There often seems to be a significant lag between the introduction of a new technology and its widespread adoption by the market. It’s happened in photography quite a few times, but is particularly noticeable right now with interchangeable lens cameras (ILCs).
Mirrorless cameras are the future, and the choice of new DSLRs is in rapid decline, but the number of photographers still using the latter is quite significant, both amateurs and pros. Why? Because aside from the various advantages of the mirrorless conﬁguration, the best DSLRs still do the job that many photographers ask of them.
The DSLR is being labeled ‘old technology’, but the current models still share quite a lot of tech with mirrorless cameras. Their AF systems – especially those of the higher-end models – are extremely capable (we were calling them “state of the art” not so long ago) and, let’s be honest, not everybody needs to shoot at 20, 30 or even 40 fps. And, of course, there are still some real plusses with an optical viewﬁnder.
All this came to mind as I was road-testing the Pentax K3 III. For reasons I can’t remember now, Australian Camera magazine missed it when it was launched back in 2021, but the opportunity came up to take a look now. It was quite a revelation, having been locked into mirrorless cameras since the end of 2020 when the Nikon D6 was the last DSLR I had in to test.
The K3 III is the Pentax ‘APS-C’ ﬂagship and, when it was launched, it had plenty to compete with the mirrorless offerings at the time. Two years later, it’s still pretty competitive even though the comparable mirrorless cameras have become even more capable with ever higher spec.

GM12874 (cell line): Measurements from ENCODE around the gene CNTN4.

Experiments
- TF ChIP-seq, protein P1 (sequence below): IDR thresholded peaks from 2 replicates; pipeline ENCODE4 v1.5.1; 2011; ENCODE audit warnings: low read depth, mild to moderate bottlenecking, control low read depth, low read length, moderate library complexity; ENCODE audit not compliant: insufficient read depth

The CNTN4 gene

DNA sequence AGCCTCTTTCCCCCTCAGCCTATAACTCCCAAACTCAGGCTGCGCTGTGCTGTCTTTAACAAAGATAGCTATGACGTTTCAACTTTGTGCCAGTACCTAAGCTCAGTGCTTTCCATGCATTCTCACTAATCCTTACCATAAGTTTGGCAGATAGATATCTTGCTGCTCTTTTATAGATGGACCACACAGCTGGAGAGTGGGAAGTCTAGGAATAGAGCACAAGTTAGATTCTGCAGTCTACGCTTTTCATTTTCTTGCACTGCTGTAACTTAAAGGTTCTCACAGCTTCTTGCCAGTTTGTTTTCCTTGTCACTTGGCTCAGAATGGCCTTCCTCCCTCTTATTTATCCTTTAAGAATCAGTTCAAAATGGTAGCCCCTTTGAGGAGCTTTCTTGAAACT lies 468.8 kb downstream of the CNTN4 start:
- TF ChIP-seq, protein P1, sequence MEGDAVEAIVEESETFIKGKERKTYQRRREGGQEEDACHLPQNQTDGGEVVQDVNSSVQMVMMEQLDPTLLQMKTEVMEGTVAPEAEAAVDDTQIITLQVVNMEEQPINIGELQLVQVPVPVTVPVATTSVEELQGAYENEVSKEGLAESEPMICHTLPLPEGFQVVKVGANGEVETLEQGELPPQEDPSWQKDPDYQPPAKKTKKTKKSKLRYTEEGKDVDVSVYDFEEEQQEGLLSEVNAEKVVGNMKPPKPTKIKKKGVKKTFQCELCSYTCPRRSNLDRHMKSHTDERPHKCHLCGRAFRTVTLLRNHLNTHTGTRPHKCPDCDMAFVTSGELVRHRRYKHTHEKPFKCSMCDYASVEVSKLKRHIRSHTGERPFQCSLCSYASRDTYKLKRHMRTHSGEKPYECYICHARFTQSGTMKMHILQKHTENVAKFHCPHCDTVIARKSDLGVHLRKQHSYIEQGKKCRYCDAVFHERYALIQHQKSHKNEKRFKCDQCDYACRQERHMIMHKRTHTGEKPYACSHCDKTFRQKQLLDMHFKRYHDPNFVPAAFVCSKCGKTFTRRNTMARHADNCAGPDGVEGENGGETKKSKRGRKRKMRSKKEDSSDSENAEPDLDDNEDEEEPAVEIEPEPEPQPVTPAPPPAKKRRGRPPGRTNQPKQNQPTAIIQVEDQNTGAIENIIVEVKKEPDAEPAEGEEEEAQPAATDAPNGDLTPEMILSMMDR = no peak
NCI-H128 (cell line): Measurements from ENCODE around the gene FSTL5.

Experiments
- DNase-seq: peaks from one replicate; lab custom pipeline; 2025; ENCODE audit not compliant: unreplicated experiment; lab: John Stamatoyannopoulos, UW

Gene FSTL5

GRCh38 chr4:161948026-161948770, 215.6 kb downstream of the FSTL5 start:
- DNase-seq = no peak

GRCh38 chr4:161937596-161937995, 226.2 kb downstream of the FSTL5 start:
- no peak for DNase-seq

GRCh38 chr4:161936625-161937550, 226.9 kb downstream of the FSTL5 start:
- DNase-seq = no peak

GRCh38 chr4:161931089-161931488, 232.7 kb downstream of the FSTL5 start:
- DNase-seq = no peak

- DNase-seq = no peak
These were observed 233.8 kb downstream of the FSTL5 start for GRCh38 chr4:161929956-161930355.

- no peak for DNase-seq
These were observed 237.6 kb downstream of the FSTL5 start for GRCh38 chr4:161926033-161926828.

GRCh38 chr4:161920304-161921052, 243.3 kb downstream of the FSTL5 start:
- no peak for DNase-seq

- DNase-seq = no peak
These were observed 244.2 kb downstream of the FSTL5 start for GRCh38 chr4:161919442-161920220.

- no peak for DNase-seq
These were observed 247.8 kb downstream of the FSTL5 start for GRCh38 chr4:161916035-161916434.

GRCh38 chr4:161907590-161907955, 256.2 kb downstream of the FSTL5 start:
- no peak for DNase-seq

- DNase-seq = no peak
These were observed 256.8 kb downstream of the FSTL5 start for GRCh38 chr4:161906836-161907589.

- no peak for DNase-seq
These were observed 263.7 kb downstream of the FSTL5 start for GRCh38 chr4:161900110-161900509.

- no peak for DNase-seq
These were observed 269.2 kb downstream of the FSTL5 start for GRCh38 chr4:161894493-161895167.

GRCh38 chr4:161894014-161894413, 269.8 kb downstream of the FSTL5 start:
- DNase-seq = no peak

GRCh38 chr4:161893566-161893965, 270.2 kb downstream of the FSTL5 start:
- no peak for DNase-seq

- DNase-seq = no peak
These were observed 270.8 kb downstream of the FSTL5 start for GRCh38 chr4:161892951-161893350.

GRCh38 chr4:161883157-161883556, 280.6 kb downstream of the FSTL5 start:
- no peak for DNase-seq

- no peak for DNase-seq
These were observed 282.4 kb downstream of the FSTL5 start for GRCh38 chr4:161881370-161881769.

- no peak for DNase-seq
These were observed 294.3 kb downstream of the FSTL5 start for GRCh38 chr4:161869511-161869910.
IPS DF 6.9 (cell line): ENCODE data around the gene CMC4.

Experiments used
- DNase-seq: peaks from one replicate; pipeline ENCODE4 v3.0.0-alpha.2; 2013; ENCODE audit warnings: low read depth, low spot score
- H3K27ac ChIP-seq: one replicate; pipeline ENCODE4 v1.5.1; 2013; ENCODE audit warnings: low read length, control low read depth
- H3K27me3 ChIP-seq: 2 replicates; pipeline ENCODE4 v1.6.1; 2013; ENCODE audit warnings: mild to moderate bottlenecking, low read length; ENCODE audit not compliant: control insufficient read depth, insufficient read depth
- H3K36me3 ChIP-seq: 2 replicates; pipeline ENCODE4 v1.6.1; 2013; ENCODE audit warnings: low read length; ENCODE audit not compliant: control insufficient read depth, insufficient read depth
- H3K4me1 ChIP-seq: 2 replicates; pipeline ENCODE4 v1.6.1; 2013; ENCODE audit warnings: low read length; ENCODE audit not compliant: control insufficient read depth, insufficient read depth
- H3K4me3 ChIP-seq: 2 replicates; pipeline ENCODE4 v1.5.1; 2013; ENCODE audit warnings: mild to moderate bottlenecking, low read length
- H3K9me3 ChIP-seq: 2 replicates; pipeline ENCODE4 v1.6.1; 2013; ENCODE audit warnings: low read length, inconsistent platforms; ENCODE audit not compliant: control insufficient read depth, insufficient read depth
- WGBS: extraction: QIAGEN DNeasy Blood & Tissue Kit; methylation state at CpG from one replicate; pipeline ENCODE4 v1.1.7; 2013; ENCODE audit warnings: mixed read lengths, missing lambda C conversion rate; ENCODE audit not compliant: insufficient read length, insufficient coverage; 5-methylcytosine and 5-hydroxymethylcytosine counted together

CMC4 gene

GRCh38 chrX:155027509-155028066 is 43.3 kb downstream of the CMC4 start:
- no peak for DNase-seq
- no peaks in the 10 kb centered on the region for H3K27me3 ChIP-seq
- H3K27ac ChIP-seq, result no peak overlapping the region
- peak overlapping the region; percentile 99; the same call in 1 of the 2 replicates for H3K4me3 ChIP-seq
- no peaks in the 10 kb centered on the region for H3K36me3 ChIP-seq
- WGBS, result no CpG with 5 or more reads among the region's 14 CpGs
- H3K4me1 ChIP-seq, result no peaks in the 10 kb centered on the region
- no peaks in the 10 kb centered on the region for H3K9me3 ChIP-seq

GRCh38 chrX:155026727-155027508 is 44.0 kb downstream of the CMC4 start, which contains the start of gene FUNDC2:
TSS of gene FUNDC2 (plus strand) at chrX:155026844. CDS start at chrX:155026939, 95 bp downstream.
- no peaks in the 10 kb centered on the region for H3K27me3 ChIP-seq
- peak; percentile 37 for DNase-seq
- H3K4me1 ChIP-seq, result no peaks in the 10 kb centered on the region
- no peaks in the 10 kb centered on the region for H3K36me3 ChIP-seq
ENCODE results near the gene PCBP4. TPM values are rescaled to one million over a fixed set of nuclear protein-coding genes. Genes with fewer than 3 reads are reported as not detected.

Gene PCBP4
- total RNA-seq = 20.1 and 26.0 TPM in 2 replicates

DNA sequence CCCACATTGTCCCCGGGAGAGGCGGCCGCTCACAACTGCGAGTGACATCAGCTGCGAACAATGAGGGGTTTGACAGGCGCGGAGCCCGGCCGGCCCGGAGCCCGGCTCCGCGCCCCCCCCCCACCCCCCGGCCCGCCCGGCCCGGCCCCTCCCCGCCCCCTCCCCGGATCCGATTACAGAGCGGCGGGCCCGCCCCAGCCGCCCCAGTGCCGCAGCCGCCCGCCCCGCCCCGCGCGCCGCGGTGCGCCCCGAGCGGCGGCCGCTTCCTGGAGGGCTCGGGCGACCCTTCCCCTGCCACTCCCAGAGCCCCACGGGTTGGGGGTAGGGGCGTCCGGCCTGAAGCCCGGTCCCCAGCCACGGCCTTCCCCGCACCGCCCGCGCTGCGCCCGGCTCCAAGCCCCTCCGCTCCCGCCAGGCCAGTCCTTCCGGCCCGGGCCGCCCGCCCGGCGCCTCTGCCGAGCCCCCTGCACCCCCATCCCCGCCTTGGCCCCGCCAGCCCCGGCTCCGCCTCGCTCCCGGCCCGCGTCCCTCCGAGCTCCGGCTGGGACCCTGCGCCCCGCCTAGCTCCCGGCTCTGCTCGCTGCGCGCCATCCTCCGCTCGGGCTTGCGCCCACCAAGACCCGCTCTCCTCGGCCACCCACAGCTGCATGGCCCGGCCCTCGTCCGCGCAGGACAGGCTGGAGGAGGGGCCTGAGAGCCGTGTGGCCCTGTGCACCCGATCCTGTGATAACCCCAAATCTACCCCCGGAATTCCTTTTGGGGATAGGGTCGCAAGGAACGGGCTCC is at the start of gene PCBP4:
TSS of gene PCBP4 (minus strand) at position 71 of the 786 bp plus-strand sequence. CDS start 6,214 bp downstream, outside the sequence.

The sensor shifting that drives the in-body image stabilization is used for a variety of other useful features although, ironically, the ‘Pixel Shift Resolution’ function doesn’t boost the resolution, but instead enhances color and deﬁnition. Fair enough. Elsewhere, it’s all about expanding the capabilities through more settings choices than you’ll encounter anywhere else (except in the full-frame Pentax DSLRs).
Ricoh – custodian of the Pentax brand – has stated that it remains committed to DSLRs which, of course, is a bit different from the messaging coming from Canon and Nikon. It makes sense given the history of the brand in 35mm SLRs and, like Leica with the rangeﬁnder camera, it looks like a lot of what Ricoh is planning to do will reference this… including a new 35mm ﬁlm SLR probably sometime in 2024.
There have already been some limited editions – including, most recently, a Monochrome version of the K3 III – which, as Leica has also proved, is an effective way of maintaining interest… and selling a few more cameras at a premium price (and I don’t mean that rudely). In fact, overall, it looks like Ricoh might have been studying the Leica operating manual quite closely.
Another similarity is that Pentax users are ﬁercely loyal and, at times, it seems Ricoh has sorely tested their resolve – especially with the fairly casual approach to the brand’s 100th anniversary (although the Australian distributor did put on a big party) – but the future is now starting to look a bit more interesting.
However, as now seems very likely, Pentax is the last-brand-standing if you really, really want a new DSLR, is there enough going on to attract converts out of their aging Canons and Nikons? Well, we’ve certainly found that the K-3 III is a good prospect without needing to spend pro-level money and, if you want full frame, also the K-1 II.
Also, the current Pentax lens system has gone under the radar a bit, but there’s some good stuff in there and nothing beats the K mount for the sheer variety of legacy lenses. While the new 35mm SLR is going to be a very big story indeed and will bring the Pentax name … ahem… back into focus, there’s also scope to do something exciting with new DSLRs.
History has deﬁnitely played into Ricoh’s hands with Pentax, so now let’s see what it can do with the future.